All this confused the servants and they asked David why he now ate after the child had died. David replied, “While the child was still alive, I fasted and wept; for I said, ‘Who knows, the Lord may be gracious to me, that the child may live.’ 23 But now he has died; why should I fast? Can I bring him back again? I will go to him, but he will not return to me” (v. 22, 23). When there was nothing else David could do to persuade Yahweh to let his child live, He went back to his normal routine.
Verse 23 is often used to comfort those who have lost a young child. David said, “I will go to him, but he will not return to me.” It seems to indicate that children who are not capable to choose Christ and die prematurely will land in Heaven. The key is that they do not reject Christ. Those who live to the “age of reason” are capable of rejecting Christ and so are responsible (cf. John 12:48 “He who rejects Me and does not receive My sayings, has one who judges him; the word I spoke is what will judge him at the last day”). All capable of trusting Christ are responsible to believe in Him (John 3:16, 18).
2 Samuel 12:24-31 Yahweh Shows Grace To David
Yahweh showed David grace by giving him a son through Bathsheba and the Lord’s name for him was “Jedidiah.” Jedidiah means “Loved of the Lord.” We know him as “Solomon” (v. 24).
Joab was able to cause the Ammonite city of Rabbah to cave in. He called for David to send troops to finish it off. David came in time to collect the king’s crown and take the people as slaves.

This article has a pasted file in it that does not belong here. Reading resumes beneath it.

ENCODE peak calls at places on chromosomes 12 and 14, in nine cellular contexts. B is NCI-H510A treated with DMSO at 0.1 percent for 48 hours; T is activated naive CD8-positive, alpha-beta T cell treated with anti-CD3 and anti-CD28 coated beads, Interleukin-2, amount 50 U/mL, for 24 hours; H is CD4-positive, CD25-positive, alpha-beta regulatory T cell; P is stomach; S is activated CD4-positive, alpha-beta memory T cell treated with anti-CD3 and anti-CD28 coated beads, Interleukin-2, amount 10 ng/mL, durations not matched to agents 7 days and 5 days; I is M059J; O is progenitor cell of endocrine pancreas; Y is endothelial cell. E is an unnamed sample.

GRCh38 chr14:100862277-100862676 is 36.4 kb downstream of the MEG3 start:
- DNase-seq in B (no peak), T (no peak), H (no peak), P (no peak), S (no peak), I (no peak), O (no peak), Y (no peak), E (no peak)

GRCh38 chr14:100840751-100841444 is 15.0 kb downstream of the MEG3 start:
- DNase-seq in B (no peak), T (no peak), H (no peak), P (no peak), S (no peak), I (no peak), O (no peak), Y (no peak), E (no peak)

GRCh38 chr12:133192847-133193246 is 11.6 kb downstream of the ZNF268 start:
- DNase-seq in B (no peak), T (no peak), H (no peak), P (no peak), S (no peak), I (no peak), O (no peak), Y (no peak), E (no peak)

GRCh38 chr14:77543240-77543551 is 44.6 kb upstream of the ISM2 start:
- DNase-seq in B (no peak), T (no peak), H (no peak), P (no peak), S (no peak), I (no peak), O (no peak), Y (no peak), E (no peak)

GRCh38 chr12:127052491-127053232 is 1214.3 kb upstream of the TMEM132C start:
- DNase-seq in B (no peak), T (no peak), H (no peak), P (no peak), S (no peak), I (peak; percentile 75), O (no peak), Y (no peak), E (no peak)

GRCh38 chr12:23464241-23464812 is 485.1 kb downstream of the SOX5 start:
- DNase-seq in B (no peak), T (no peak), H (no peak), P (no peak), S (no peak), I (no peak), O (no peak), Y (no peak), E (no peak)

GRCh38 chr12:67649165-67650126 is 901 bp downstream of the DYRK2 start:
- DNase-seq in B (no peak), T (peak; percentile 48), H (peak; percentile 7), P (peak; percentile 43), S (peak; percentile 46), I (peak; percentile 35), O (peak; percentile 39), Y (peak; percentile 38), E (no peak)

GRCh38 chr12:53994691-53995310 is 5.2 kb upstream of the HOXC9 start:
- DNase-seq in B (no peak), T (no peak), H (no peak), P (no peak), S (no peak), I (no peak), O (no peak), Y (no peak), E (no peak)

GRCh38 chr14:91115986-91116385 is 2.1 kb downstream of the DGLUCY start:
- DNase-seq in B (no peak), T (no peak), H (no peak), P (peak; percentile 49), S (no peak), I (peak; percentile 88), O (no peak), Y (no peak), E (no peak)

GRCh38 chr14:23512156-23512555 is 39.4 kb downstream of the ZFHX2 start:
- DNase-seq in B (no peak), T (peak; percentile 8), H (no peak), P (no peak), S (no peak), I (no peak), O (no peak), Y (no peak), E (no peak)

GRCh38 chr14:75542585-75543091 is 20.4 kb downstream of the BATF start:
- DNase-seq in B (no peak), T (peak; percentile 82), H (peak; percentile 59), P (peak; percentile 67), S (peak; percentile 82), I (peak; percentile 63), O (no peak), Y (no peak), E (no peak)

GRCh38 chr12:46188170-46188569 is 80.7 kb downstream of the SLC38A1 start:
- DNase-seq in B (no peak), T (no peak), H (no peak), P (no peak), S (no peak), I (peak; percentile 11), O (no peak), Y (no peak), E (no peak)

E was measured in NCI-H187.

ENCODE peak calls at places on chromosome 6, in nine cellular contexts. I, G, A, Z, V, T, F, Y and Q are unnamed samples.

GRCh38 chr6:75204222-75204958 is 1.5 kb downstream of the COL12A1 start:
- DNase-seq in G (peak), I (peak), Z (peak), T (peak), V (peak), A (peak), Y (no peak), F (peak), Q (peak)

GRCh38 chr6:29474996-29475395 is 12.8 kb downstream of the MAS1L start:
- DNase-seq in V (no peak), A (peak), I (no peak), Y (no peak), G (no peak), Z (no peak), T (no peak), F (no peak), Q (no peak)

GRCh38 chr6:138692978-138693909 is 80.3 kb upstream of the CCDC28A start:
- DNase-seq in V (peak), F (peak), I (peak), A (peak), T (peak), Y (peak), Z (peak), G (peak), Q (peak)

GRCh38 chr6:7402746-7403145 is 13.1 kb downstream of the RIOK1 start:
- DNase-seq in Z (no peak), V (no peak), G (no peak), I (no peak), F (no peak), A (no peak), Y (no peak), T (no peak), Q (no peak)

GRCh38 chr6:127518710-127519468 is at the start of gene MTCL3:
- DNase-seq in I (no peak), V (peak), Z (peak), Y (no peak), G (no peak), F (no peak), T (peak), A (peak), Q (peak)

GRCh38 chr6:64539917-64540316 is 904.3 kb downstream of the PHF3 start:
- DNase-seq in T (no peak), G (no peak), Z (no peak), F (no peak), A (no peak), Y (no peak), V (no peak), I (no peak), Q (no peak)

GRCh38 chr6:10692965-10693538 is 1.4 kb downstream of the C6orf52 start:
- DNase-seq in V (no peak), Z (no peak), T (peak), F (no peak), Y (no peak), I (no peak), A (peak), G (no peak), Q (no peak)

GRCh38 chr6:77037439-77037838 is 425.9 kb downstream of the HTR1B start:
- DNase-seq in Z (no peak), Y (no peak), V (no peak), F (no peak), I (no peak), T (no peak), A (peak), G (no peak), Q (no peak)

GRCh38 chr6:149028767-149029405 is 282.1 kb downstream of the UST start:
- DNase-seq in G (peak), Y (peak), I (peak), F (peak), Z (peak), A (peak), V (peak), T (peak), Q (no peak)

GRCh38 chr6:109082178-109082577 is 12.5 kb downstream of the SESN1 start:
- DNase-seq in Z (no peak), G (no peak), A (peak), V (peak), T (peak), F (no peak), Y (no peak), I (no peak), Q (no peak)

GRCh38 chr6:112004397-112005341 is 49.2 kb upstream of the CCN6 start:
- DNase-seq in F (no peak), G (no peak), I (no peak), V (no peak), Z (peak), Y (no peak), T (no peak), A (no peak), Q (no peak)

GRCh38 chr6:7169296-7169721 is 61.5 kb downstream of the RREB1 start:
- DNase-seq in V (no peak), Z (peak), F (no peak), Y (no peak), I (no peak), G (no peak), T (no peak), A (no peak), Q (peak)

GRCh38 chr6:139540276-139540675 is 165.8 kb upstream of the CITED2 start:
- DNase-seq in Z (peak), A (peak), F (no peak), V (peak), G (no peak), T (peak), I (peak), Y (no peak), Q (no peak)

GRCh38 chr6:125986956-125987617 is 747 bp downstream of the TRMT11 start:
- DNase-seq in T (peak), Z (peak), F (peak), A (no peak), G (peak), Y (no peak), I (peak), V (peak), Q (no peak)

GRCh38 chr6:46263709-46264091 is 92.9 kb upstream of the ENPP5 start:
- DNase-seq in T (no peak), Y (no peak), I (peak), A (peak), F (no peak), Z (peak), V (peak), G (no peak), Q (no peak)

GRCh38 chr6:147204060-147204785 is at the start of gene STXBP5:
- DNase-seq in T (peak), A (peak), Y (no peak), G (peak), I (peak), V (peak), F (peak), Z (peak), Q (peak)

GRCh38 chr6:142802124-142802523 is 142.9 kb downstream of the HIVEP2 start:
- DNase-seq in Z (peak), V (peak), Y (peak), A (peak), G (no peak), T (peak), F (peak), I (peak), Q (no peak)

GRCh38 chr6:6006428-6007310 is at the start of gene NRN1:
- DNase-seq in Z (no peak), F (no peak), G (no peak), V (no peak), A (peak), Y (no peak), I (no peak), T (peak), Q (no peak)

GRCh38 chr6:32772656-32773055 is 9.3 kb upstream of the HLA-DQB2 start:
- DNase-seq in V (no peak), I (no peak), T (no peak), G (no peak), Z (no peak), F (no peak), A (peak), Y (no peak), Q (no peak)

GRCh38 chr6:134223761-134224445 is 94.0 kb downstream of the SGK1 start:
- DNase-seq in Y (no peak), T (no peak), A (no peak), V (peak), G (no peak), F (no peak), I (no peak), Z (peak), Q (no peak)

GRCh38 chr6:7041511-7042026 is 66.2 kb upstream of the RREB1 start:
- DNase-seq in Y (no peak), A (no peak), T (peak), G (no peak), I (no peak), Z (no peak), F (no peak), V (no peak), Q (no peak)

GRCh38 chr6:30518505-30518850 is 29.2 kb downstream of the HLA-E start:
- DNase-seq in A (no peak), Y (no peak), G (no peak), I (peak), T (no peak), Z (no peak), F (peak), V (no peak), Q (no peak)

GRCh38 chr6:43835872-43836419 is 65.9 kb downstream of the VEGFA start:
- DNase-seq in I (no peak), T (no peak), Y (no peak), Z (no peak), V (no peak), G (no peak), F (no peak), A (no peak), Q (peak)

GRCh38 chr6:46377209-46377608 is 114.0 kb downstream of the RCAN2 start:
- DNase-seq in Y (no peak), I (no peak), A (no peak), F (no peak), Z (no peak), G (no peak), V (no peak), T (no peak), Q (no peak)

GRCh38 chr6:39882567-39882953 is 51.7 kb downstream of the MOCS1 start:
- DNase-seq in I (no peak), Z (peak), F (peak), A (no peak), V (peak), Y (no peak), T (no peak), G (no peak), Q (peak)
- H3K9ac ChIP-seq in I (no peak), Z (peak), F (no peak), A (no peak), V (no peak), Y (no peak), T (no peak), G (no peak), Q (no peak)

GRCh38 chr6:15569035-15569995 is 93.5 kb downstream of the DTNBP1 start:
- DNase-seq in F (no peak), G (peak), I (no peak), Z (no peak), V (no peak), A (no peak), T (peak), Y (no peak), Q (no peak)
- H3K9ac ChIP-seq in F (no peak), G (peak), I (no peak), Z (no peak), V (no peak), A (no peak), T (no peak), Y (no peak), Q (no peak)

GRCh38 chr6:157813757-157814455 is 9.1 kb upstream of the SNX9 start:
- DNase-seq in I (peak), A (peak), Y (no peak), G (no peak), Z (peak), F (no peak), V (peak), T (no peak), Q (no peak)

New Testament: John 16:1-33
In the OT the saints did not have the Spirit seal, in the NT there is a whole new deal.
John 16:1-15 The New Deal
Jesus warns His disciples that men who think they are doing the right thing will try to off them for Yahweh’s sake. They don’t have a relationship with the Father or Jesus though. The Apostle Paul comes to mind? Jesus didn’t want them to be surprised when people trying to take their heads (cf. 1 Pet. 4:12). Jesus was with them so He could protect them at first but now He had to give them new instructions (v. 4).
Jesus knew that the disciples were sad at His leaving but He tells them He has to leave so they can have the Holy Spirit. This is a whole new deal that the world has never seen before. The Holy Spirit will be with them and in them (John 14:17; Rom. 8:9).
One of the main jobs of the Holy Spirit is to convict non-believers of sin and that the most important thing in life is to believe in Jesus (v. 8-9). Jesus never did anything on his own initiative (John 8:28, 42).and neither does the Holy Spirit (v. 14).
John 16:16-22 Good Grief
Jesus told the disciples everything that was going to happen but some of it didn’t register till later. He told them straight out that in a bit they wouldn’t see Him but then they’d see Him again. He could see that they were trying to figure it all out so He gave them another analogy. It told them that His going away would be like a woman going into labor. There is a lot of pain at first but then when the baby is born there is a lot of joy. So, He said, there would soon be grief but not much later rejoicing that will last forever.
John 16:23-33 Storm Warning